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Summa Theologica
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Whether there should have been given a precept of fear?

Objection 1: It would seem that, in the Law, there should not have been given a precept of fear. For the fear of God is about things which are a preamble to the Law, since it is the "beginning of wisdom." Now things which are a preamble to the Law do not come under a precept of the Law. Therefore no precept of fear should be given in the Law.

Objection 2: Further, given the cause, the effect is also given. Now love is the cause of fear, since "every fear proceeds from some kind of love," as Augustine states (Qq. lxxxiii, qu. 33). Therefore given the precept of love, it would have been superfluous to command fear.

Objection 3: Further, presumption, in a way, is opposed to fear. But the Law contains no prohibition against presumption. Therefore it seems that neither should any precept of fear have been given.

On the contrary, It is written (Dt. 10:12): "And now, Israel, what doth the Lord thy God require of thee, but that thou fear the Lord thy God?" But He requires of us that which He commands us to do. Therefore it is a matter of precept that man should fear God.

I answer that, Fear is twofold, servile and filial. Now just as man is induced, by the hope of rewards, to observe precepts of law, so too is he induced thereto by the fear of punishment, which fear is servile.

And just as according to what has been said (A[1]), in the promulgation of the Law there was no need for a precept of the act of hope, and men were to be induced thereto by promises, so neither was there need for a precept, under form of command, of fear which regards punishment, and men were to be induced thereto by the threat of punishment: and this was realized both in the precepts of the decalogue, and afterwards, in due sequence, in the secondary precepts of the Law.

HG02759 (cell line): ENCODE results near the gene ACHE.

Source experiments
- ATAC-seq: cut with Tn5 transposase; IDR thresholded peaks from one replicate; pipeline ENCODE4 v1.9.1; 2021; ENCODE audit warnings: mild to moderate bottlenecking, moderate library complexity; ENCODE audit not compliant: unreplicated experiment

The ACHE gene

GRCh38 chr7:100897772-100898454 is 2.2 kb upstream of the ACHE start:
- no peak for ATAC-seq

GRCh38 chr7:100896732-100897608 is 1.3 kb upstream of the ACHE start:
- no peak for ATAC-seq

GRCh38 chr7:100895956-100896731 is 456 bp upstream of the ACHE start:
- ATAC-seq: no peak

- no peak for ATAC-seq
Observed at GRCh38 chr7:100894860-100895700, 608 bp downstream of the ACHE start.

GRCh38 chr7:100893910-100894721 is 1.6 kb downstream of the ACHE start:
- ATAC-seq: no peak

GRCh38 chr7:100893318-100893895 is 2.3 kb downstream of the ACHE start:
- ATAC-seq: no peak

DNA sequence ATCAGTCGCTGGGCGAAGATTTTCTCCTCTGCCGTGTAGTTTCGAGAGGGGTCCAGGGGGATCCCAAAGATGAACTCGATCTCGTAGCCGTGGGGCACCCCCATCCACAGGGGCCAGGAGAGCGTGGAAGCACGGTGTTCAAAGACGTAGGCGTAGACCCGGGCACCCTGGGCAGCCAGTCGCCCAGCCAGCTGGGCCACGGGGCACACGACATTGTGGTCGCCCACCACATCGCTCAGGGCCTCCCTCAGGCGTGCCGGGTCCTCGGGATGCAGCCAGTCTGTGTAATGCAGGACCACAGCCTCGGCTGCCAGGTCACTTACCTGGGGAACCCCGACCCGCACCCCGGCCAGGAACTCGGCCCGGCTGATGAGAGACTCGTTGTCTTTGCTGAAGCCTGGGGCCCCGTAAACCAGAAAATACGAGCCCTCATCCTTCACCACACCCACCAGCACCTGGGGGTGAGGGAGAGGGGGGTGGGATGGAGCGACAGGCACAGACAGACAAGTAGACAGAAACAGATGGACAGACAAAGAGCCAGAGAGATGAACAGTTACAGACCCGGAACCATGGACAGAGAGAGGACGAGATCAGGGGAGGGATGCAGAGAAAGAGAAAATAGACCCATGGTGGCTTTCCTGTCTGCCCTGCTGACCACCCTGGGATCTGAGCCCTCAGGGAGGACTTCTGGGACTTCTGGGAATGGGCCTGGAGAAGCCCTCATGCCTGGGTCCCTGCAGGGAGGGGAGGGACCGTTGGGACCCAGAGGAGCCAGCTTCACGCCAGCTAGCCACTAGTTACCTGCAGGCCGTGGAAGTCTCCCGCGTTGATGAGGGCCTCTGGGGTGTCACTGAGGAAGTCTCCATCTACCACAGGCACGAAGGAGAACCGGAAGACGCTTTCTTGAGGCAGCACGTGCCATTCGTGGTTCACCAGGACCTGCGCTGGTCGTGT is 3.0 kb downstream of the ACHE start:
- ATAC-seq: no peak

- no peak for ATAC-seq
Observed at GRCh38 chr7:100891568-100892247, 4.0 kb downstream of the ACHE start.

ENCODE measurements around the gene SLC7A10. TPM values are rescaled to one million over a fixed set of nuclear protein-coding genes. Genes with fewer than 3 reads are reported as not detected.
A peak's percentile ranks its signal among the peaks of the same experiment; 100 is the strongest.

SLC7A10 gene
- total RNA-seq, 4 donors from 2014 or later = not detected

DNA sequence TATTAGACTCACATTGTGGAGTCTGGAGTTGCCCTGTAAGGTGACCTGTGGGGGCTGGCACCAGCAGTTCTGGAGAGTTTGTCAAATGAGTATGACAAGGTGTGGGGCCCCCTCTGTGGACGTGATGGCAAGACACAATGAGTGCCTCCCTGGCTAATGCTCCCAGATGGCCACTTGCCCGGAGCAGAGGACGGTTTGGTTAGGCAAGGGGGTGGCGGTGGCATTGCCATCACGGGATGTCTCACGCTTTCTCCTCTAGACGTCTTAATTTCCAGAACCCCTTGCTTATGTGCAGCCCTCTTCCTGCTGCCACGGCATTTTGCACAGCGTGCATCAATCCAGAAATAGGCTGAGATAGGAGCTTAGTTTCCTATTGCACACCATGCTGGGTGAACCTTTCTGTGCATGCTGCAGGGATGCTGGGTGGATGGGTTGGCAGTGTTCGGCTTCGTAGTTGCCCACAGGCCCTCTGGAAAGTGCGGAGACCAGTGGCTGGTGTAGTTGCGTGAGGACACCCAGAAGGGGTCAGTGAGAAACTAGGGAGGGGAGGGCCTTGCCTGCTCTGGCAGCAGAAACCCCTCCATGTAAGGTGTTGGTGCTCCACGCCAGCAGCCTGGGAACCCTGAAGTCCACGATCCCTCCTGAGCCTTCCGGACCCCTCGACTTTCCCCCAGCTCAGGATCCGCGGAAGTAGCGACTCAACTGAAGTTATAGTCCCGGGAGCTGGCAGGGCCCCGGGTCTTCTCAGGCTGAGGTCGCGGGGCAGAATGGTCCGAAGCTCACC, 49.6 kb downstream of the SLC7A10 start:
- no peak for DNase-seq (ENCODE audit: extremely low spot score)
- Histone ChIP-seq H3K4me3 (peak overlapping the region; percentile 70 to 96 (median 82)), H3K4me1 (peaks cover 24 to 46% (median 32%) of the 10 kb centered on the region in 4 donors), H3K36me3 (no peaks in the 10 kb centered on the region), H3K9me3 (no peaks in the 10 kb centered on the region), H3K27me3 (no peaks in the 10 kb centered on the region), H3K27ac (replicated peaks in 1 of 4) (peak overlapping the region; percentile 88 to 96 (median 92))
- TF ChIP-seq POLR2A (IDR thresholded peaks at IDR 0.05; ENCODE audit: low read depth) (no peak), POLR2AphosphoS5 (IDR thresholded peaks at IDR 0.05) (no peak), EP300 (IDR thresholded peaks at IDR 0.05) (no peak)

Yet, just as wise men and the prophets who, consequently, strove to strengthen man in the observance of the Law, delivered their teaching about hope under the form of admonition or command, so too did they in the matter of fear.

On the other hand filial fear which shows reverence to God, is a sort of genus in respect of the love of God, and a kind of principle of all observances connected with reverence for God. Hence precepts of filial fear are given in the Law, even as precepts of love, because each is a preamble to the external acts prescribed by the Law and to which the precepts of the decalogue refer. Hence in the passage quoted in the argument, "On the contrary," man is required "to have fear, to walk in God's ways," by worshipping Him, and "to love Him."

Reply to Objection 1: Filial fear is a preamble to the Law, not as though it were extrinsic thereto, but as being the beginning of the Law, just as love is. Hence precepts are given of both, since they are like general principles of the whole Law.

Reply to Objection 2: From love proceeds filial fear as also other good works that are done from charity. Hence, just as after the precept of charity, precepts are given of the other acts of virtue, so at the same time precepts are given of fear and of the love of charity, just as, in demonstrative sciences, it is not enough to lay down the first principles, unless the conclusions also are given which follow from them proximately or remotely.

Reply to Objection 3: Inducement to fear suffices to exclude presumption, even as inducement to hope suffices to exclude despair, as stated above (A[1], ad 3).

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